Most voice automation applications are designed to handle incoming calls. But sometimes you can’t wait for customers to call you. Fortunately, you can automate outbound voice calls using the Plum Voice platform.
The backend outbound calling process is more complex, in many cases, than handling inbound calls. Therefore, we’ve put together this list of best practices to help you optimize your outbound calling applications for the nuances of the Plum platform.
Every deployment of a voice application has its own outbound calling queue. Here are the basic steps of the outbound call process:
A call is queued by sending a phone_number POST variable to the application deployment’s queue API. This also returns a unique
The call is inserted into the queue and put into the queued state while waiting for idle outbound capacity.
When idle outbound capacity is available the call is taken off the queue, dialed, and put into the dialing state.
When the call is answered it is placed into the connected state and the associated application executes.
When the call disconnects it is placed in the completed state.
Before your application ever sends a phone number to the outbound queue make sure you’ve accounted for the following items:
As of 2019, new federal regulations went into effect to protect consumers against spam calling. As a result, most telco carriers require inbound calls hitting their system to have ANI set. The ANI shows where the call originated, and carriers block calls without a specified origination location. The ANI must be a number in your Plum account.
For more information about this topic:
To set an ANI for a phone number use the following format:
For more information on formatting phone numbers, click here.
If you’re making calls that may contain sensitive information or have any other reason to require secure communications with customers, be sure to check the PCI flag in your API call.
By default the PCI option for outbound is disabled.
The API parameter for this is
is_pci. To enable outbound calling that originates in Plum’s PCI environment, set the value of this parameter to 1. To disable this feature, set the parameter value to 0.
Once you've gotten your outbound queue configured, you'll want to double check the following items to ensure optimization of your outbound campaign.
Imagine you have a bunch of marbles that you need to put into a jar. You can pick up each marble individually and place them in the jar one at a time, repeating the process over-and-over until all the marbles are in the jar (single call API). Or you can scoop up all the marbles and pour them into the jar at once (multiple calls API). The latter tactic is much faster and more efficient.
Plum’s platform isn’t designed to use the single call API to queue multiple calls. Looping the single call API in this way can cause a Distributed Denial of Service (DDoS) event, which will result in all your calls failing.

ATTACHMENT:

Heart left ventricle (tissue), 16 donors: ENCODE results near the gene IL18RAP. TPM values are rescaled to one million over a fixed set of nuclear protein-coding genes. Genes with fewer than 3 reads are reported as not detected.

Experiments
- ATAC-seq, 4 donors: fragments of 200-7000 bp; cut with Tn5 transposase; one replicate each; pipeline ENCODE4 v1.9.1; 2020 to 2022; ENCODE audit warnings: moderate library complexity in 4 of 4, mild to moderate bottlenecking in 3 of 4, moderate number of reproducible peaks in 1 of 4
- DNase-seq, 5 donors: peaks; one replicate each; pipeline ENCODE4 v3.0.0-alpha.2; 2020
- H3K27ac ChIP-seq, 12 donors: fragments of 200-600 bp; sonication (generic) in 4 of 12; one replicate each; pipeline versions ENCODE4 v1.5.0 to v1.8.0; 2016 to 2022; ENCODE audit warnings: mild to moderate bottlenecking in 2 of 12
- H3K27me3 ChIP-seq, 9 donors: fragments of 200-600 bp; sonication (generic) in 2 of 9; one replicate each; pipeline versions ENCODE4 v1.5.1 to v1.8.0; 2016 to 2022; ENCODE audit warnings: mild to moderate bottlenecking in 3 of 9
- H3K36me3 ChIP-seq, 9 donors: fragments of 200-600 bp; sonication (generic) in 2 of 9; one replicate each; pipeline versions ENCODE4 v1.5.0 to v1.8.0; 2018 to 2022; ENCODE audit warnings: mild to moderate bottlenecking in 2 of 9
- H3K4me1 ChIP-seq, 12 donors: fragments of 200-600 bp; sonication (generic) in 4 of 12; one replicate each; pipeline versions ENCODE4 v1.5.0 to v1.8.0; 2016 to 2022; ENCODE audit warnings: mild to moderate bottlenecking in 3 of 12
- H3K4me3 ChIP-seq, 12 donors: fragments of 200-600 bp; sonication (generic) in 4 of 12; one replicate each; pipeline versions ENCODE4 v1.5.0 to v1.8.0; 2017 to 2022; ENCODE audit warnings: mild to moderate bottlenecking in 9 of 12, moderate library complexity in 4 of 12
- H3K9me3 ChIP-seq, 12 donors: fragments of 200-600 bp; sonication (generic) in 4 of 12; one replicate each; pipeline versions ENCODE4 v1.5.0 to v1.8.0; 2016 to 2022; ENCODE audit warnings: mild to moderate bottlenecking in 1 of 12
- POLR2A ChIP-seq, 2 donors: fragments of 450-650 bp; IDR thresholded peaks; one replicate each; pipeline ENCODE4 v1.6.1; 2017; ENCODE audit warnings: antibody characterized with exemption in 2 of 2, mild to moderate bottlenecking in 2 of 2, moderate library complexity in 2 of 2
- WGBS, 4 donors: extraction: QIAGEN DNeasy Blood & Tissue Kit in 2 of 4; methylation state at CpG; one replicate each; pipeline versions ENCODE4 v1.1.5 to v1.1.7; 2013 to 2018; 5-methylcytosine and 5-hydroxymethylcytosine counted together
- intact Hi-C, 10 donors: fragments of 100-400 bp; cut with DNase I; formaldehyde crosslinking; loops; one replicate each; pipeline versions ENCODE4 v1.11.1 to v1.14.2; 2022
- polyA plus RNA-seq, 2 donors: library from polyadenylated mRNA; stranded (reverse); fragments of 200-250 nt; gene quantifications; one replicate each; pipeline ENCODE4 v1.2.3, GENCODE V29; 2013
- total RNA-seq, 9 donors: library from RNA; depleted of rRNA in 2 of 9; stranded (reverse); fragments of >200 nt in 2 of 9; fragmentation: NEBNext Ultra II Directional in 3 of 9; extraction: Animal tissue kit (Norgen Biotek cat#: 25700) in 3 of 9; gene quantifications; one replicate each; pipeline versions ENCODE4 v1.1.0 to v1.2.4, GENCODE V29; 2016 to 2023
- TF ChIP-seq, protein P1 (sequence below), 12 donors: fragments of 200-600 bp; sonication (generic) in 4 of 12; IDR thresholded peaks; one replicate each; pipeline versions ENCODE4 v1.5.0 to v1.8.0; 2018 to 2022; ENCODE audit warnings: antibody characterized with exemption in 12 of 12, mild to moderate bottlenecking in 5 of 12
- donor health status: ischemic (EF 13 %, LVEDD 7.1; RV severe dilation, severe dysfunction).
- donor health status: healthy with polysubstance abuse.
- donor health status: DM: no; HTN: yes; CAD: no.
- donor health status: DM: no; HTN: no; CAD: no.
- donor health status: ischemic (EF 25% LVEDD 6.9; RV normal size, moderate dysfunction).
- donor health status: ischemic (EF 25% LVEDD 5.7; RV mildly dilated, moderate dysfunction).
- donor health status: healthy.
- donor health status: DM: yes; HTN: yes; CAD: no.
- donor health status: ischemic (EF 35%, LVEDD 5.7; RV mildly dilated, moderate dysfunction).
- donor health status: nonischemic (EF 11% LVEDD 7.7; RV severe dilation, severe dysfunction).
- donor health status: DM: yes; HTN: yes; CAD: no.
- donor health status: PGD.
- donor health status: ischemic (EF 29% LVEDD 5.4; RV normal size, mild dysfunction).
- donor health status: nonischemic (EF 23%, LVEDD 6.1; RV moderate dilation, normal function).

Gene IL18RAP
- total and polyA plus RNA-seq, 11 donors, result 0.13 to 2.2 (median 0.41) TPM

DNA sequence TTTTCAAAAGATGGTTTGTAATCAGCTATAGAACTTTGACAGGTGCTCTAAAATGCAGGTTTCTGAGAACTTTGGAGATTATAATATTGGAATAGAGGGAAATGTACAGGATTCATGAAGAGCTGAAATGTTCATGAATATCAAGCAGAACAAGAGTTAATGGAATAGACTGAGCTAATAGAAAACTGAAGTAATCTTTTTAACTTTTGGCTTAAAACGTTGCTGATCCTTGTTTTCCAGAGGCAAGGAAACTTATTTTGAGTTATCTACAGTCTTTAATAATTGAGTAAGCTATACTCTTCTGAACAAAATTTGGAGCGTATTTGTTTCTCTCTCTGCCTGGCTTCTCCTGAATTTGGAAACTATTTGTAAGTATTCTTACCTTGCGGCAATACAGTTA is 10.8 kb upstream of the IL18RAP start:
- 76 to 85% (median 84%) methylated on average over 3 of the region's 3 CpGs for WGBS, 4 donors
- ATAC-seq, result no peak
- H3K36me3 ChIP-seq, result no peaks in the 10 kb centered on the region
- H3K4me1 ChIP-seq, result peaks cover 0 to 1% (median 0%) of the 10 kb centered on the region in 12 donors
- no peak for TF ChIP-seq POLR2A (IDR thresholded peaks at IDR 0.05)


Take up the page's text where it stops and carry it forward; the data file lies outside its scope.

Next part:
Plum Voice recommends scheduling batch calls to begin at a fifteen-minute interval past the hour.
We do NOT recommend scheduling batches at or near the top of the hour (e.g., 00) because doing so can cause unnecessary call spikes that can negatively impact call completions.
For example, instead of scheduling calls at 10:00am, opt for 9:45am, 10:15am, 10:30am, or 10:45am.
Your outbound calls will go out once when they reach the top of the queue. Our system uses a First In, First Out (FIFO) approach to placing calls.
The time of day, the number of calls a client wants to make, and the number of other campaigns in the Plum Outbound Queue can affect how quickly a client's calls get placed. Any phone numbers that fail get put back into the Plum Outbound Queue so it may take longer for some calls to complete than others.
You may want to alter the message contained in your outbound call depending on whether a person answers the phone or if it goes to voicemail.
The Plum outbound system’s ‘callee type’ detection allows the call to begin immediately while the system listens to the first 4 seconds of the call to determine who or what is on the other end of the line.
You can access the current callee type using the global variable
session.connection.callee_type. The value of this variable changes depending on what the system detects during the 4-second listening window. We recommend playing an initial prompt to the recipient and then performing any branching logic against this variable.
The possible values for
session.connection.callee_type are 'processing', 'voice', 'answeringmachine', 'fax', and 'unknown'.
Plum's Outbound Queue is optimized for placing calls. As a result, getting to the next call in the queue takes priority over updating the status of the previous call. Each phase of the outbound process contains several potential status changes. In order to ensure that calls go out as quickly as possible, call status updates may be delayed.
In other words, our system prioritizes placing calls over sending status updates.
Dialing via the outbound queue and the processing of call status data are two separate, yet inter-related processes within the Plum Platform. It is possible, therefore, that a call or a call campaign can be completed before all the status updates for those calls are processed in their entirety.
Once the platform updates call status data, it sends that information to the customer using the provided
result_url. Call data timestamps indicate the start and end times for that specific call.
If a call fails to connect, then:
The Plum Voice Platform updates the status to ‘Failed’.
Any phone number with a status other than ‘Completed’ gets placed back in the call queue to be redialed.
This process continues until the phone numbers reach the maximum number of retries.
If the phone number expires (i.e., maxes out retry attempts) the Plum Voice Platform posts a request to
result_url including all the parameters defined in the Outbound API (i.e.